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The newspaper of The Johns Hopkins University May 2, 2005 | Vol. 34 No. 32
Projects That Fuel The Mind

Brian Drolet's Woodrow Wilson allowed him to pursue his high school interest in alternative energy sources and to build his own hydrogen fuel cell, pictured.

Woodrow Wilson Fellows follow their passions in self-directed research

By Greg Rienzi
The Gazette

When Brian Drolet casts his gaze toward the not-so-distant future, he sees the dawn of a global energy crisis as the world's fossil fuel supply begins to wither. Major developed countries like the United States still rely almost entirely on petroleum, coal and natural gas, finite natural resources that are being consumed faster than they are produced.

The senior biophysics major also worries about the further strain the burning of fossil fuels places on the environment. Drolet says that environmental issues and energy policy, in particular alternative energy sources, have been key interests of his since his high school days. He says he only scratched the surface of these topics before he came to Johns Hopkins and wanted to use his time in college to explore the potential of such energy alternatives as the use of hydrogen in sustainable systems.

He would, in fact, do all that and more with the aid of a $10,000 Woodrow Wilson fellowship award to pursue an independent research project of his own design over the course of his college career. He is one of 26 Wilson fellows who on Friday, May 6, will display and discuss the results of their research at a poster session to be held from 3 to 5 p.m. in Homewood's Glass Pavilion.

Armed with the time and resources, Drolet set out to determine if hydrogen can be created from renewable energy sources, like solar or wind power, and then reliably stored for later use in a fuel cell or furnace. He believes that under ideal conditions a hydrogen-powered home or office is not only feasible but would be a cheaper and environmentally safer alternative to fossil fuel use.

Drolet says that while hydrogen technology is not yet commercially viable, he envisions the day when hydrogen energy can phase out reliance on the current system of electrical grids.

"I feel hydrogen energy can decentralize this vast system because it can be produced and stored for later use," Drolet says. "Now we rely on the electrical grid, and you can see the drawbacks of that with the August 2003 power failure. In addition, the grid requires trillions of dollars of upkeep. With a hydrogen system, paired with a renewable energy source like solar power, we can become responsible for our own energy demands."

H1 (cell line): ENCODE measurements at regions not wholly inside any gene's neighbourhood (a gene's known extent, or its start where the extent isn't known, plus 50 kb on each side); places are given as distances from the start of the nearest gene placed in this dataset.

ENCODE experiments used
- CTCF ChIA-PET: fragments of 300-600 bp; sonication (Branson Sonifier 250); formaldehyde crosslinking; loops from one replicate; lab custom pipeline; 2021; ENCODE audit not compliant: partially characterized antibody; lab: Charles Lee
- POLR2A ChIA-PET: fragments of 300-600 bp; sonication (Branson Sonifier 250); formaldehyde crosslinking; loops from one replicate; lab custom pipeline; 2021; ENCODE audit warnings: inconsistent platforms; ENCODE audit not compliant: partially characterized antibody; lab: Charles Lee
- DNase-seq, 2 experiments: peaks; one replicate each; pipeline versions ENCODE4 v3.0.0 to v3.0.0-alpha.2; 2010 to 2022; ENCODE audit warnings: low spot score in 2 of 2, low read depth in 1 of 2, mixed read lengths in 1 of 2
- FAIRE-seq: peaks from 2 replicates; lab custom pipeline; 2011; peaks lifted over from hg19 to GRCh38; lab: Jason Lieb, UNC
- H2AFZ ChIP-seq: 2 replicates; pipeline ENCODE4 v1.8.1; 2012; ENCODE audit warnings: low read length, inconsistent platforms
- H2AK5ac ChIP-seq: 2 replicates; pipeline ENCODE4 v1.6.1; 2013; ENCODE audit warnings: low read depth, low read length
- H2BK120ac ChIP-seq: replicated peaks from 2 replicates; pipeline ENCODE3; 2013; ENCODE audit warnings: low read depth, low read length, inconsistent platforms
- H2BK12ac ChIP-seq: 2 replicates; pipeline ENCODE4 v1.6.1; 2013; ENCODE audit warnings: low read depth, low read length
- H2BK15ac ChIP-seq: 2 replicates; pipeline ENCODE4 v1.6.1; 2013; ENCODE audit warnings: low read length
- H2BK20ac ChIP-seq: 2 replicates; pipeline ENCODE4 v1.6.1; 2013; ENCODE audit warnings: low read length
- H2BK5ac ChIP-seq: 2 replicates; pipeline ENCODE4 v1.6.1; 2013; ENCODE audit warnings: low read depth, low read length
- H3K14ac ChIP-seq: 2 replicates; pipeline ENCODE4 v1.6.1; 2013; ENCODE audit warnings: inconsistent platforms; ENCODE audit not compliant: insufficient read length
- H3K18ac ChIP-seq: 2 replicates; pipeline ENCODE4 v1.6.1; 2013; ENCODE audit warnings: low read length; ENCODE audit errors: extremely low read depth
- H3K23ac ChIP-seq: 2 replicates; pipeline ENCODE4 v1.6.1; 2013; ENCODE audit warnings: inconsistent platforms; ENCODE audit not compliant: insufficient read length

Founded in 1999, the annual Woodrow Wilson Undergraduate Research Fellowship Program allows students in the Krieger School of Arts and Sciences to delve into unconstrained research during their undergraduate experience, mentored by distinguished Johns Hopkins faculty. Each Wilson fellow receives a grant of up to $10,000 to be distributed over four years to support research expenses, including costs associated with travel, equipment and use of archives.

The awards are given to incoming freshmen of outstanding merit and promise and also to rising sophomores, who receive up to $7,500 for three years. For high school seniors, a Woodrow Wilson brochure is included in the application packets mailed out by the Office of Undergraduate Admissions. Current freshmen, however, must submit a two-to-three-page proposal, a resume, a second-semester transcript and a letter of recommendation from a JHU faculty member who would become the student's mentor.

The award is named after the former U.S. president, who received his doctorate from Johns Hopkins. The program was developed for the School of Arts and Sciences by Herbert Kessler, then dean of the school and now a professor of art history; Steven David, associate dean for academic affairs; and university trustee J. Barclay Knapp, who funded the fellowships through the school's James B. Knapp Deanship, named for his late father.

The individual research projects are designed by the Wilson fellows, and each student has the choice of focusing on a single long-term project, exploring several aspects of a particular discipline or working on various short-term undertakings in an array of fields. Students can opt to pursue research in their own major or, if they wish, branch off into a totally unrelated discipline.